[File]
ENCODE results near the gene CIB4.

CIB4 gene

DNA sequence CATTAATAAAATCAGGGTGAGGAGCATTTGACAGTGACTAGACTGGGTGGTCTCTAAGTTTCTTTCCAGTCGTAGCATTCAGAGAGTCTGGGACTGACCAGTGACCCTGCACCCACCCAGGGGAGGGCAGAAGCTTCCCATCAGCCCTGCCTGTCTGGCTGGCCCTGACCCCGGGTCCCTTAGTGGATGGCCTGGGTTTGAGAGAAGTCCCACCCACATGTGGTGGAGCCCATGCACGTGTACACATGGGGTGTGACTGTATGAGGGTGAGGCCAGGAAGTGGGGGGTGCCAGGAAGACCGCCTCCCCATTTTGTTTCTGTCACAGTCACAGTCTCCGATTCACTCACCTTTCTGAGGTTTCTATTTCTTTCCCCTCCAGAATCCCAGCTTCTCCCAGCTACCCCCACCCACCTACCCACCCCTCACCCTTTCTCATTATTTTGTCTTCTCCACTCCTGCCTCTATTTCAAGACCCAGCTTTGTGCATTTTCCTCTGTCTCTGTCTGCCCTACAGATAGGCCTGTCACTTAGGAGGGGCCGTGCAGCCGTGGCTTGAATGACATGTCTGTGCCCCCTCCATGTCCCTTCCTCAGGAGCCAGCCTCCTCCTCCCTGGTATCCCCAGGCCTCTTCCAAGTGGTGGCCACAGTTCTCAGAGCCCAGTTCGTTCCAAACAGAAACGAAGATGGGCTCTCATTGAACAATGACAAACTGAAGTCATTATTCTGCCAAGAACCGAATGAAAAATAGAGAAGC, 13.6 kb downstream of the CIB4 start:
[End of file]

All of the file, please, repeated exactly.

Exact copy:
ENCODE results near the gene CIB4.

CIB4 gene

DNA sequence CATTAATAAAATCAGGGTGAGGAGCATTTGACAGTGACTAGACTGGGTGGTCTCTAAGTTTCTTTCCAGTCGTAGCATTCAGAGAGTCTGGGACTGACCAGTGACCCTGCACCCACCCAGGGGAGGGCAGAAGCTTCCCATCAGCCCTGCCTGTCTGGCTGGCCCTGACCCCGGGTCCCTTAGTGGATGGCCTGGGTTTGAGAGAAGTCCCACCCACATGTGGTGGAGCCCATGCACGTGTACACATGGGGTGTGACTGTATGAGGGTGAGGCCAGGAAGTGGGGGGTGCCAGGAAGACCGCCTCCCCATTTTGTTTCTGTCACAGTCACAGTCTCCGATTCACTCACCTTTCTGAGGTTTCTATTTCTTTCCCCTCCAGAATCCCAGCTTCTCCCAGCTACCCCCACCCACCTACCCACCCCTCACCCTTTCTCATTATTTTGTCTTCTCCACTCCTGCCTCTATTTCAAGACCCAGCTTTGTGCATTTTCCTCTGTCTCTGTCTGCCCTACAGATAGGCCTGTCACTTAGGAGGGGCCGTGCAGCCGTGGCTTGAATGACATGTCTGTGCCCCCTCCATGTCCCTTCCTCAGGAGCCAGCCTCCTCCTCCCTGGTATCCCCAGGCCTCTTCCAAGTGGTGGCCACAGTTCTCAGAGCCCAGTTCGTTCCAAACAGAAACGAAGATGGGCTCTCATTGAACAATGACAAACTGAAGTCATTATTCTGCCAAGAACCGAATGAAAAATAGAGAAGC, 13.6 kb downstream of the CIB4 start: